There’s a reason for your existence. The definition your leadership team selects should be an intersection of the “why” and the “what.”
How do you get your people all on the same page? It can be as simple as coming up with the answers to eight questions that outline the steps necessary for success. While some of these questions are easy, they won’t make any difference if your leadership team doesn’t completely agree – down to the last person – about the answers.
This Vision/Traction Organizer™ exercise starts with establishing core values, and then it’s time to define your core focus.
There’s a reason for your existence. The definition your leadership team selects should be an intersection of the “why” and the “what.” The “why” is your purpose; your reason for getting out of bed in the morning. And the “what” is your niche.
The sweet spot
If you play golf, you understand the sweet spot. The harder you swing, often the worse your accuracy becomes. But when you find that natural stance, everything aligns – and it becomes effortless. Your core focus is basically what’s accomplished when you find that sweet spot for your business.
It usually comes from the founder – though it’s important to remember that people don’t always lead, but purposes do. That’s why it’s so important to define and distill a clear core focus.
Start with why
An organization’s core focus is inspiring. People can rally around it and think passionately. That passion is important because it’s what ultimately fuels both performance and innovation. An optimal core focus as it applies to your VTO describes the future state of the company.
The reason you will achieve that future state – your why – brings you back to the sweet spot. It shouldn’t be difficult or take much effort at all to maintain your core focus. It is your purpose, after all. Your cause. Your passion. It’s why you exist.
Provident CPA & Business Advisors’ ”why” is helping entrepreneurs achieve financial freedom. It’s a simple, extremely clear explanation of why we do what we do.
Once you have your core focus defined, you’ll discover that it acts as a guiding and filtering mechanism. Your leadership team will make decisions based on the core focus. Basically, if an action doesn’t align with your organization’s purpose, cause, or passion – you shouldn’t be doing it.
Then move on to what
There is something that your organization does better than anybody else. The reason you’re better at it than everyone is another reason why you exist, of course. That one thing is your niche.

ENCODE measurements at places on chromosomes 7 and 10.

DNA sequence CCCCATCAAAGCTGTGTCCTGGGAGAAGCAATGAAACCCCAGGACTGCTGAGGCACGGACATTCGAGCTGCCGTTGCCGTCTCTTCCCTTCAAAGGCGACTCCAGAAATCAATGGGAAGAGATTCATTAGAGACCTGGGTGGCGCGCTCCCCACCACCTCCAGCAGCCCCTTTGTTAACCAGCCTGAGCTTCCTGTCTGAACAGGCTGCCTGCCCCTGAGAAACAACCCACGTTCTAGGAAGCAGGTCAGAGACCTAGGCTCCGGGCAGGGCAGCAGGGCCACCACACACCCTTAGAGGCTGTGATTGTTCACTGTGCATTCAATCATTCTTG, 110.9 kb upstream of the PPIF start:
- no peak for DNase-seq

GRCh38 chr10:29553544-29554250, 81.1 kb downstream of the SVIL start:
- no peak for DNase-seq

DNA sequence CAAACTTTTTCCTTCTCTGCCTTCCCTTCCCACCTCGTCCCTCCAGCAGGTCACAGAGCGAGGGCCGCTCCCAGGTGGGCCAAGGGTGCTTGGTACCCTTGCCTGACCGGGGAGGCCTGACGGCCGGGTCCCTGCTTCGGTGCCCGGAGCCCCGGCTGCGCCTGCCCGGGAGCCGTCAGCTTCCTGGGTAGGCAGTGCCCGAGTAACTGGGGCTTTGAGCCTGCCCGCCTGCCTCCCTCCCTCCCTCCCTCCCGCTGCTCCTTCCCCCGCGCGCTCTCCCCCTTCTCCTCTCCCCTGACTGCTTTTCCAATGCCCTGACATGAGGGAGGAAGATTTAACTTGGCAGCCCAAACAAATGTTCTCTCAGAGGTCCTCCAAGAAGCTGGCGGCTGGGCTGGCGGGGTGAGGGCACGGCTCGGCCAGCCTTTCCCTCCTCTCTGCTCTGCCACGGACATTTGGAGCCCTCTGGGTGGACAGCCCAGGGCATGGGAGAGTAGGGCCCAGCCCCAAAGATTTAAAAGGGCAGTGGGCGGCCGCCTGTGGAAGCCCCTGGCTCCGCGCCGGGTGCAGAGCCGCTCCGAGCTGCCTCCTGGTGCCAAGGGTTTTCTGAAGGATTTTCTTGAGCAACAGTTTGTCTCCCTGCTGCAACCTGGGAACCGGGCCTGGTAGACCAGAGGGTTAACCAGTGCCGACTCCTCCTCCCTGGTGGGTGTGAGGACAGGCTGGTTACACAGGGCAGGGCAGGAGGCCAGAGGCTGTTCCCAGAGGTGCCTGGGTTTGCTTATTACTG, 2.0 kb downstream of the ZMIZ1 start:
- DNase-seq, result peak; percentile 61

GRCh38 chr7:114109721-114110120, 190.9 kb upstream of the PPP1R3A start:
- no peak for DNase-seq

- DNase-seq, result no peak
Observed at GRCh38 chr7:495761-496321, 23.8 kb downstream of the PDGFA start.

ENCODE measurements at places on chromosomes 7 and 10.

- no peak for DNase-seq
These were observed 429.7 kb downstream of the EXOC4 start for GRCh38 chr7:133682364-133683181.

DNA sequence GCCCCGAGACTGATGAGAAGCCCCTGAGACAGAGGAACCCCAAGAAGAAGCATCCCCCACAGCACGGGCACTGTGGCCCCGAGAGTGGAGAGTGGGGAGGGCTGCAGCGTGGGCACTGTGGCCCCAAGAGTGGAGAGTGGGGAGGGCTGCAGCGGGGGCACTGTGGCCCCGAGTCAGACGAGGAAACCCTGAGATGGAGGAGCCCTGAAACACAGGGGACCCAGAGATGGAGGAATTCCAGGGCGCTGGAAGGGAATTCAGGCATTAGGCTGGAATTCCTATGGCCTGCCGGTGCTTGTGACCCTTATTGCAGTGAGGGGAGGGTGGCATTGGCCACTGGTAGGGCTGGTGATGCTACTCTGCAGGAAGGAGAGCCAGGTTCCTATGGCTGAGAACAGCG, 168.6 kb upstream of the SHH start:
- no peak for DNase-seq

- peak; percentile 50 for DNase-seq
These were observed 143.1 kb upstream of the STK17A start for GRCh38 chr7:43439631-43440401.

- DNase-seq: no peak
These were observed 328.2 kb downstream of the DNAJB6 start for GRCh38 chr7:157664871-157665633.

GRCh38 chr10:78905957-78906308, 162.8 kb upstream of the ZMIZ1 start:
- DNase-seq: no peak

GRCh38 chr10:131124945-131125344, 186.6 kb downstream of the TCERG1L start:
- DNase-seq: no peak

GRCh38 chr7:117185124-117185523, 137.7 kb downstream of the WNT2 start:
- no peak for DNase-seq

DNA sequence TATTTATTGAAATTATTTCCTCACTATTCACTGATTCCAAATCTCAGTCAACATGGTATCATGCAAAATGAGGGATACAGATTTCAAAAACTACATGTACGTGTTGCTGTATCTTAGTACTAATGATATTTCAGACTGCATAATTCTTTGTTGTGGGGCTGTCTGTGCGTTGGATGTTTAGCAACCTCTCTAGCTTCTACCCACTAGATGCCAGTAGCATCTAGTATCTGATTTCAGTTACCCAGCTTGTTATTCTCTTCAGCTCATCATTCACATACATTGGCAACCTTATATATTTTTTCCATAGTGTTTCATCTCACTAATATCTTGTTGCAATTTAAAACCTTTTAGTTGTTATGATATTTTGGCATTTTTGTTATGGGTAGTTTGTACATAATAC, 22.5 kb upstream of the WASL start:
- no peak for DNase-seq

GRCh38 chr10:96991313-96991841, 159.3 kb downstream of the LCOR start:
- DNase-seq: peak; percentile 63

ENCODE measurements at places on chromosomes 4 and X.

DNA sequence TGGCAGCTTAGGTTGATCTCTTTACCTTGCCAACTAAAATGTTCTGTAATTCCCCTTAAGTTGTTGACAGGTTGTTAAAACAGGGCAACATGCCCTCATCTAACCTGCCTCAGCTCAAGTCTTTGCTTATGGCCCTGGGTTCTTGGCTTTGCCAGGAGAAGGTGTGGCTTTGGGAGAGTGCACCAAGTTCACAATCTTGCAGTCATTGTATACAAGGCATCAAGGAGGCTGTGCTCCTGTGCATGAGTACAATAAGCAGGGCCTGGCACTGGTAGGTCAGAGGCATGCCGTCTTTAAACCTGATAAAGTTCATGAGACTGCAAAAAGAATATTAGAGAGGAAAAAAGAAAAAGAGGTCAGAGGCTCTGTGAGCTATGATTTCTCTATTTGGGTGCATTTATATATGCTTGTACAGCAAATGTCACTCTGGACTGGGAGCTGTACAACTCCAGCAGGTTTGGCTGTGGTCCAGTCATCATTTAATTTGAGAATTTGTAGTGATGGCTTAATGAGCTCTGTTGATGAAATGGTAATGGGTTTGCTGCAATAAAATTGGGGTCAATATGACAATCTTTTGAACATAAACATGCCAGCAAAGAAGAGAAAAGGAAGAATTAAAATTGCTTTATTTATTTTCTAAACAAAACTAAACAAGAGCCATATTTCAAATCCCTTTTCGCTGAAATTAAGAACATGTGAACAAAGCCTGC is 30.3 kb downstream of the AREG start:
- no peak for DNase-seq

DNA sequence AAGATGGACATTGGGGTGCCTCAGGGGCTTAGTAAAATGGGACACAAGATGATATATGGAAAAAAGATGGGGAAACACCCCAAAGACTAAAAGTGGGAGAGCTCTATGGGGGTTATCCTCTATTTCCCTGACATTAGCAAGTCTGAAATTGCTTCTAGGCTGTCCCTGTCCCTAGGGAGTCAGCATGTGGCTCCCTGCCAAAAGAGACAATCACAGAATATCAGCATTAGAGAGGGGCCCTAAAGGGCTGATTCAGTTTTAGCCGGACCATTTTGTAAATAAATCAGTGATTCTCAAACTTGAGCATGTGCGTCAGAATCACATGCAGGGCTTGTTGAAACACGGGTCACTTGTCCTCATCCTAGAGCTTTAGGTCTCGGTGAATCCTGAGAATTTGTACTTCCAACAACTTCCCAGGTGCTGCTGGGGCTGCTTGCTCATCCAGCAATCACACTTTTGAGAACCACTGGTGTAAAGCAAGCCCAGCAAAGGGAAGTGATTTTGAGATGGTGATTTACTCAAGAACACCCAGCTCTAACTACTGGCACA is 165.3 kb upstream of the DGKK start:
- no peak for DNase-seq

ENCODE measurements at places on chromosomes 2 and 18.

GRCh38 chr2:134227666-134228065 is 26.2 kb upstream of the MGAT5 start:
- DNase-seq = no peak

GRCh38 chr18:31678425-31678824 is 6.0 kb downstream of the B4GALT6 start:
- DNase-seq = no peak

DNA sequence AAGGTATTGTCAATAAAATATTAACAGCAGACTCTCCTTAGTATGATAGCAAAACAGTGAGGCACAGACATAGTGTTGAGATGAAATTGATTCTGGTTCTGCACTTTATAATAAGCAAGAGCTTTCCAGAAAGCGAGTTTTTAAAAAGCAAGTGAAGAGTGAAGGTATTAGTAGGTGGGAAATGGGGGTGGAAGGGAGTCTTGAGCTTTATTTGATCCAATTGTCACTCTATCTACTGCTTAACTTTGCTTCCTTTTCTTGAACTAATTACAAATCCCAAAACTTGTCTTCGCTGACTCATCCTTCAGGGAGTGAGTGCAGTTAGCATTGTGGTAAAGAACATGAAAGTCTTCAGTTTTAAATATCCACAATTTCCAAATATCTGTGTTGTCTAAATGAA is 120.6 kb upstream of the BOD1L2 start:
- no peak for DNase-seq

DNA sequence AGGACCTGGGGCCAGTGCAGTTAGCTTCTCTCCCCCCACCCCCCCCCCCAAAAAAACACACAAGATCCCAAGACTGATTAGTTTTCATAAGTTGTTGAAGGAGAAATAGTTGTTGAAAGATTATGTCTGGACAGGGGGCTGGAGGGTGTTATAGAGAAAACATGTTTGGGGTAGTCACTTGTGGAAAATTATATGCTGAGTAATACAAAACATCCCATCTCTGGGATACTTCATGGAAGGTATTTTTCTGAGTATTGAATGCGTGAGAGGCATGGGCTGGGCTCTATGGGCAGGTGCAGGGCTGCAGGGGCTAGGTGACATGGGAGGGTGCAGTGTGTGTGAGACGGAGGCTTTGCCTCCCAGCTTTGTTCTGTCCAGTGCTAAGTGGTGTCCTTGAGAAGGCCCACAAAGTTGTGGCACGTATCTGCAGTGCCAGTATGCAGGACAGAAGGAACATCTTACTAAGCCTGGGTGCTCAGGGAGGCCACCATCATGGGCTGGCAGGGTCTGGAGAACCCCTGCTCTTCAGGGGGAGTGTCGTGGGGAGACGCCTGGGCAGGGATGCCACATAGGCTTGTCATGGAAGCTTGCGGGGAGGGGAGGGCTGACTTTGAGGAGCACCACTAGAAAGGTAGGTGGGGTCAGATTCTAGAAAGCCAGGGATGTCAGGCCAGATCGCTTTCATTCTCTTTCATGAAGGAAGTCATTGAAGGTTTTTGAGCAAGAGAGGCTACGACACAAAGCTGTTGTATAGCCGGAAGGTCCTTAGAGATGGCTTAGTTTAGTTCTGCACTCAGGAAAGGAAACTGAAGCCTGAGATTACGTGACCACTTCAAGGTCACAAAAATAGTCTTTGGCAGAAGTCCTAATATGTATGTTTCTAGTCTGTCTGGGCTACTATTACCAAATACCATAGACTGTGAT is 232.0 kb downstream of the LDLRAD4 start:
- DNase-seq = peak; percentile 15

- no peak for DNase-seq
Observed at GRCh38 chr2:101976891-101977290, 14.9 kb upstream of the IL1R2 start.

It’s how you approach your purpose, cause, or passion. It’s the demonstrable thing that moves you toward your goal.
Your niche might be a product or a philosophy, or it could also be a process. Again, there must be unified agreement about your niche. It’s going to propel the entire organization forward.
It keeps you focused on what you can be better at than anyone else in the world while helping you avoid business decisions that distract you from what you should be doing. (e.g., A paper company that makes great paper but then decides to start selling printers – it almost never works.)
Flip-flopping is normal
As you work on defining the why and the what that comprise your core focus, don’t be surprised or frustrated if you discover that your answers flip back and forth – what you thought of as your passion suddenly makes more sense as your niche, and what you’ve described as the one thing you do better than everybody else is ultimately an answer to why you exist.
These two concepts are inextricably intertwined. Defining your core focus can take a matter of minutes – or it might take weeks. It’s an answer with two steps. Explain why you exist, and then define what uniquely accomplishes that purpose, cause, or passion.
Remember, Provident’s “why” is “to help entrepreneurs achieve financial freedom.” Our niche is “is building great family businesses.” It’s easy to see how the niche could have started out being defined as our passion – but in the end, it’s what makes us stay focused on what we can be the best in the world at.
Do not pass go
You might be tempted to move on to the remainder of the eight VTO questions if you struggle with reaching a definitive answer about your core focus. Don’t.
Once your core focus is defined, the rest of your answers become more detailed. They’re all based on operating from that sweet spot. You understand why you exist and the one specific thing that sets you apart from the competition. The decisions you’ll make that become actionable steps on your VTO are all based on your core focus.